Have you put an egg in your coffee lately?

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Photo credit: Eater.com

Coffee. Everyone’s favorite morning beverage. Have you ever tried your coffee with an egg in it though? Chances are you haven’t unless you’re from the Midwest. Egg coffee was a technique born by Scandinavian immigrants of Northern Minnesota out of necessity. There was lousy water, weak coffee, and long days of work. According to U.S. Census data, Minnesota is home to the largest population of Scandinavian-Americans in the country and  their culinary influences can be found all over the Twin Cities and beyond. For those early immigrant farmers, the solution to bad coffee was cracking an egg into it. To read more about the process making coffee with eggs click here.

 

David Chung’s Unified Theory of Deliciousness

 

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David Chung wrote this month’s cover story for Wired Magazine articulating his “Unified Theory of Deliciousness.” His articles explains the theory of applying “strange loops” to food, dishes like bolognese and mapo tofu having fundamental similarities, and people liking dishes that remind them of other food they’ve liked in the past.

What separates decent dishes from the “truly slap-yourself-on-the-forehead ones” is for the second – “you don’t just respond to the dish in front of you; you are almost always transported back to another moment in your life.”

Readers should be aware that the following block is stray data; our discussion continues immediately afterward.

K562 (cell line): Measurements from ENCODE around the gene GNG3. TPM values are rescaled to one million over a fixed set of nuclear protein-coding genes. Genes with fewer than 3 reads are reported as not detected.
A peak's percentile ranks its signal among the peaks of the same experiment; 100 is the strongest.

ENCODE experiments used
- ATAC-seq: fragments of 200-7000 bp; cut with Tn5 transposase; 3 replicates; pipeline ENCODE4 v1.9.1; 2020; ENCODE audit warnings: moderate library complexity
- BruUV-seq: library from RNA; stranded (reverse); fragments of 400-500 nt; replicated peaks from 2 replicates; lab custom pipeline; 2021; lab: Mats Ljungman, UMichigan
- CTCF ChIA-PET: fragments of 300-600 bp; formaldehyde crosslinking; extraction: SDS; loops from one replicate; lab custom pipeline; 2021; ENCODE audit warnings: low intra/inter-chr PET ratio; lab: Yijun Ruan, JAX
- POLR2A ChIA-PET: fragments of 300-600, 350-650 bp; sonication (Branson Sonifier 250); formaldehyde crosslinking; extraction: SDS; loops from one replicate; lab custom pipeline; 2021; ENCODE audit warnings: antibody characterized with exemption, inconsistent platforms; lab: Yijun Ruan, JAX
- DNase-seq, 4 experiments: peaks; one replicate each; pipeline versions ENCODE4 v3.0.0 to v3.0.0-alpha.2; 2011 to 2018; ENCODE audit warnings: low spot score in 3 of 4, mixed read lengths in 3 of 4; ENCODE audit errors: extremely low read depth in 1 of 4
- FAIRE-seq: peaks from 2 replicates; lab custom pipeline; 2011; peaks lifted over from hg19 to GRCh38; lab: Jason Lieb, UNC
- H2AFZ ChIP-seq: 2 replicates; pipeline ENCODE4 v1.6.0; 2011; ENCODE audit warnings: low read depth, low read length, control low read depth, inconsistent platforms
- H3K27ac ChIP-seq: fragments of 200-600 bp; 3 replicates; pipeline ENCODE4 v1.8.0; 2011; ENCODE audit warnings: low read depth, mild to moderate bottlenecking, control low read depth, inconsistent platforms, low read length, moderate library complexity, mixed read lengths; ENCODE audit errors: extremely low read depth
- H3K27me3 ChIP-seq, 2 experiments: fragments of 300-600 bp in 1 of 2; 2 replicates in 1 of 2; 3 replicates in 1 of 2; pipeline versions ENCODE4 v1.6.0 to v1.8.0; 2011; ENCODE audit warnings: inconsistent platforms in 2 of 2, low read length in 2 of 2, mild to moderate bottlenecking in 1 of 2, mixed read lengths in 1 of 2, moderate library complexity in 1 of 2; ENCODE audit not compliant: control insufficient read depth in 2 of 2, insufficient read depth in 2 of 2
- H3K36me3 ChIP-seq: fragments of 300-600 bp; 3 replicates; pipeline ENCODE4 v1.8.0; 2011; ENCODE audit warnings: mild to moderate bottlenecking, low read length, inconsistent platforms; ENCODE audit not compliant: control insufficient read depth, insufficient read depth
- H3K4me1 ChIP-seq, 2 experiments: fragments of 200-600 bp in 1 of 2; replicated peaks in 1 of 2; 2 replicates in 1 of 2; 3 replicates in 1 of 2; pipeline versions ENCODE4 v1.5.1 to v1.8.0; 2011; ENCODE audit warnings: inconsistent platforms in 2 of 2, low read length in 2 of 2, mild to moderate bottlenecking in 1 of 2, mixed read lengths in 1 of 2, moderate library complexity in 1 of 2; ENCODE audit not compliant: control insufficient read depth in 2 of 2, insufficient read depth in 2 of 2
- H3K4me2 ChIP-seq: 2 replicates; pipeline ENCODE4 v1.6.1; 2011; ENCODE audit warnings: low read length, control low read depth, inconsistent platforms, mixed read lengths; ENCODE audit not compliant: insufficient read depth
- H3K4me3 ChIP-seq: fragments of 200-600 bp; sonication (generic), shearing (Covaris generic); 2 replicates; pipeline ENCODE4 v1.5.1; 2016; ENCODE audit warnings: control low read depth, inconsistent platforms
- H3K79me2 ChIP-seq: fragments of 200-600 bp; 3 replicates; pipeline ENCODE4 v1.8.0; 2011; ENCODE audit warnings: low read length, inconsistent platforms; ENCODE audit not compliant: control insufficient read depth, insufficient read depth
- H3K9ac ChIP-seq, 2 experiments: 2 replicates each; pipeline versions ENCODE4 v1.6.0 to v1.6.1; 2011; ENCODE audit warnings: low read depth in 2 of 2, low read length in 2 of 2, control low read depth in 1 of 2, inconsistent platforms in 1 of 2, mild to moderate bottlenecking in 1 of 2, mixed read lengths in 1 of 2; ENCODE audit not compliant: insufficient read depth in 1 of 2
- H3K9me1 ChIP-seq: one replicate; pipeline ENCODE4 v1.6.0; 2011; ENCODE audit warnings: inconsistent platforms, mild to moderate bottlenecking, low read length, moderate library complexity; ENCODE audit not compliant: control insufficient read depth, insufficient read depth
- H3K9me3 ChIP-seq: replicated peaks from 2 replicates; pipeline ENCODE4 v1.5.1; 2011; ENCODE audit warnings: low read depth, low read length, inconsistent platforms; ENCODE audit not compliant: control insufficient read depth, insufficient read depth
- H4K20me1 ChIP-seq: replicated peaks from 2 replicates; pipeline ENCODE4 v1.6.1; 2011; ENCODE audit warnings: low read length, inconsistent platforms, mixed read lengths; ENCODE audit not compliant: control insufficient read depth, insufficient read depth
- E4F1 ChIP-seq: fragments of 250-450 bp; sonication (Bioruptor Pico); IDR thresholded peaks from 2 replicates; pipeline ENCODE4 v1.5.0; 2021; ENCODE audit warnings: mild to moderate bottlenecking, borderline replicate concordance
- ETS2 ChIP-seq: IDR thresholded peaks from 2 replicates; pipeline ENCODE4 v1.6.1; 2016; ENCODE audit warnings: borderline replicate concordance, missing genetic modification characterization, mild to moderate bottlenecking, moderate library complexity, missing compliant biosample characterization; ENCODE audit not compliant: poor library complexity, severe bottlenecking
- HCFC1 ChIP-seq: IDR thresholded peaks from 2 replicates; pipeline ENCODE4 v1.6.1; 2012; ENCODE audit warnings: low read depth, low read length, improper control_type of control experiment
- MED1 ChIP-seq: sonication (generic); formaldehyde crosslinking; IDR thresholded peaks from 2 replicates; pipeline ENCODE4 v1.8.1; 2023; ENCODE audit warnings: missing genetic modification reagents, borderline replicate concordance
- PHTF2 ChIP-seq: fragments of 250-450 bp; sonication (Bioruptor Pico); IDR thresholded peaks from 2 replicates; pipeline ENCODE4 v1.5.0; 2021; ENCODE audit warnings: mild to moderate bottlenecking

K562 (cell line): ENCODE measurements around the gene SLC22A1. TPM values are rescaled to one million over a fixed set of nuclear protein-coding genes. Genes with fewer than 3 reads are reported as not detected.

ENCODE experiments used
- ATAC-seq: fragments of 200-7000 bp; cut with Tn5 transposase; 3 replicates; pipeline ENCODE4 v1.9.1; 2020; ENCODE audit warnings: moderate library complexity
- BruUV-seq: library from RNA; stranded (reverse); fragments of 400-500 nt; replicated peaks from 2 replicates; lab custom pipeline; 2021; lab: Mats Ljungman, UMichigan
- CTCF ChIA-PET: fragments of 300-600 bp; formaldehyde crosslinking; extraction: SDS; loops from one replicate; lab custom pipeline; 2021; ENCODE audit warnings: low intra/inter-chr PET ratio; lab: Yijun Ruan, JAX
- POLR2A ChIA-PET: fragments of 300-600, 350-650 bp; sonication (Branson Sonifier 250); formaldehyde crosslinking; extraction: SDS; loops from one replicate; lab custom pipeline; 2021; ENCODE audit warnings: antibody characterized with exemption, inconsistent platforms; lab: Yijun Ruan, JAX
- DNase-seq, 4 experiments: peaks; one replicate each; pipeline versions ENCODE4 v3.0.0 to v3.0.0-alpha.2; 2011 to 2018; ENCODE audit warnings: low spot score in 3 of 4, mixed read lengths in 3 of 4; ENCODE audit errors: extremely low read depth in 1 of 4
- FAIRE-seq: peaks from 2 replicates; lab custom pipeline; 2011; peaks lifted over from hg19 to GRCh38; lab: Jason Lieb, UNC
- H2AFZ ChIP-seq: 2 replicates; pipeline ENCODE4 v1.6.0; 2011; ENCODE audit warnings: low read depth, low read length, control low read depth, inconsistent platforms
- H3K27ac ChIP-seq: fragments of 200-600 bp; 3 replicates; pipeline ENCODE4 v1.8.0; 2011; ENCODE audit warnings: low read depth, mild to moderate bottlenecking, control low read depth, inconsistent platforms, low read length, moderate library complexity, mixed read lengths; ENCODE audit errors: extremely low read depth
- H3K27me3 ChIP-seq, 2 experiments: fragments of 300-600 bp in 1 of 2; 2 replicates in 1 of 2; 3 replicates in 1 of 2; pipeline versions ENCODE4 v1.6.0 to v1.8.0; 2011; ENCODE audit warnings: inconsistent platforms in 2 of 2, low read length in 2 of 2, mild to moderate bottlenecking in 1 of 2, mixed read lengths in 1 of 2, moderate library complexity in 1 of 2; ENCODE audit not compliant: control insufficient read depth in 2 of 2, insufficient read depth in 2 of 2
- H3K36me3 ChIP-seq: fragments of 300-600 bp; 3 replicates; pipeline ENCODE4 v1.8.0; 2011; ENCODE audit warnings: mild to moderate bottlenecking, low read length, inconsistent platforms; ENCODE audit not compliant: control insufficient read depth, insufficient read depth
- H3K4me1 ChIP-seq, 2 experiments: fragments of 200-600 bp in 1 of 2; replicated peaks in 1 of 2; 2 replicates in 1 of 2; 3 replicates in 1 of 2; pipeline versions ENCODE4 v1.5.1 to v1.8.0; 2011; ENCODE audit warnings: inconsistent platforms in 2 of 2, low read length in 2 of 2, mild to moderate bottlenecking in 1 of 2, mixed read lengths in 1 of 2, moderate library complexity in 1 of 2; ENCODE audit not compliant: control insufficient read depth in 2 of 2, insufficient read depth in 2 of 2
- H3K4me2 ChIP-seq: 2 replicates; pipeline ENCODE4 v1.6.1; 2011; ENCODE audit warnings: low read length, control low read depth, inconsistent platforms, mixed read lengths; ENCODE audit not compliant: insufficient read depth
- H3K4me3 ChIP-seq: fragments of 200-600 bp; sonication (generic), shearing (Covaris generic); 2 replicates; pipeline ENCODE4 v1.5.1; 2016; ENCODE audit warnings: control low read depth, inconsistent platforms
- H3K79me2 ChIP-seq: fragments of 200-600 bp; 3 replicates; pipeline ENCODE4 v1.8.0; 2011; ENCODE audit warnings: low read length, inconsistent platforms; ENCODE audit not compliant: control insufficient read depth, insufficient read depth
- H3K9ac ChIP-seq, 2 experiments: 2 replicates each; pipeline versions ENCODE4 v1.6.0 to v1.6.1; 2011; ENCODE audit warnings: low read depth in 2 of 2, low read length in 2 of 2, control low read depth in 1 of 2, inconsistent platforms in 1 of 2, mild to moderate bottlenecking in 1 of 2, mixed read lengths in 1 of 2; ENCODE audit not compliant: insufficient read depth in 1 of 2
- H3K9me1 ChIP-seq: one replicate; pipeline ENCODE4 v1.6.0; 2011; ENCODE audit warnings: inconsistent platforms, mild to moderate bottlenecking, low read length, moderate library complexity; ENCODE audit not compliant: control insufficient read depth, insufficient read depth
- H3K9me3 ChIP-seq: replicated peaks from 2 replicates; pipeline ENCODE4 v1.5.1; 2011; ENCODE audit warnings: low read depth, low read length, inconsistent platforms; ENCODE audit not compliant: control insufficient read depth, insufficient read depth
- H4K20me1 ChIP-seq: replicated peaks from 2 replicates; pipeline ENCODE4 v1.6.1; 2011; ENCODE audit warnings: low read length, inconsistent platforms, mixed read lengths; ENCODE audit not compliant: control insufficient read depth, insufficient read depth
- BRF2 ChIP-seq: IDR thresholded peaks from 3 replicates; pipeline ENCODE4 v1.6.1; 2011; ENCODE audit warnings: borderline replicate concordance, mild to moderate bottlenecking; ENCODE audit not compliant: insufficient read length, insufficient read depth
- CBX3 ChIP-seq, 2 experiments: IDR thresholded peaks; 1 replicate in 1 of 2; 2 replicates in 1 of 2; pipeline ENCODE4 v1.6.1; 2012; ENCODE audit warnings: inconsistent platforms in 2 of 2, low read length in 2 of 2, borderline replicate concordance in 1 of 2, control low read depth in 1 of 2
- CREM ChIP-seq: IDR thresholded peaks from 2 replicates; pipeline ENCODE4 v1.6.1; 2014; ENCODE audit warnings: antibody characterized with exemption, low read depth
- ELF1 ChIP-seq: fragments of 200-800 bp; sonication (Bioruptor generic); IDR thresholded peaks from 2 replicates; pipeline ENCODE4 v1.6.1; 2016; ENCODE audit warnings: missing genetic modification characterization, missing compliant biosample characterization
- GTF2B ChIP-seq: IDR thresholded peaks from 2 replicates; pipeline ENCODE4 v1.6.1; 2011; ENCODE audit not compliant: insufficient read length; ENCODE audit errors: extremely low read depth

He also presents an interesting paradox that the perfectly seasoned dish will taste both under- and over- salted at the same time.

Read the full article here

 

Fashioning Cast-Iron Pans for Today’s Cooks

One of the oldest cooking tools in the kitchen is the cast-iron skillet.  These pans are sometimes passed down through generations because of their beauty and usefulness.

In the last five years, three new companies have begun to produce cast-iron skillets, promising to make improvements with a combination of handwork and modern technology.  Finex, Borough Furnace and Field Company got initial funding on the Kickstarter funding website.  Hundreds of small backers will eventually receive pans in return for their financial support.  The Finex 10-inch skillet sells for $165; the Borough Furnace model sells for $280, and the Field skillet sells for $100.

A well-used, well-seasoned cast-iron skillet is an all-purpose pan.  Nonstick to cook eggs, hot to sear anything and useful for roasting, stewing, simmering and baking.  The nonstick surface of a cast-iron pan is achieved with natural ingredients like flaxseed oil and lard, rather than synthetic coatings like Teflon.

People are willing to pay a hefty premium for these cooking tools because of their craftsmanship.  The modern-day skillets share qualities of those made between the 18th and 20th centuries: light and thin with a smooth cooking surface.

How about cleaning and seasoning?  Skillets of the past had natural coatings formed by cooking with fat, and bonding fat molecules to the metal surface.  Use the pan often for projects like frying, cooking and browning.   Scrape the cooking surface clean, rinse with hot water, add a drop of soap and put in back on the stove over low heat until dry.  Store dry skillets in a cupboard or oven to protect them from dust.

Please click here to read more…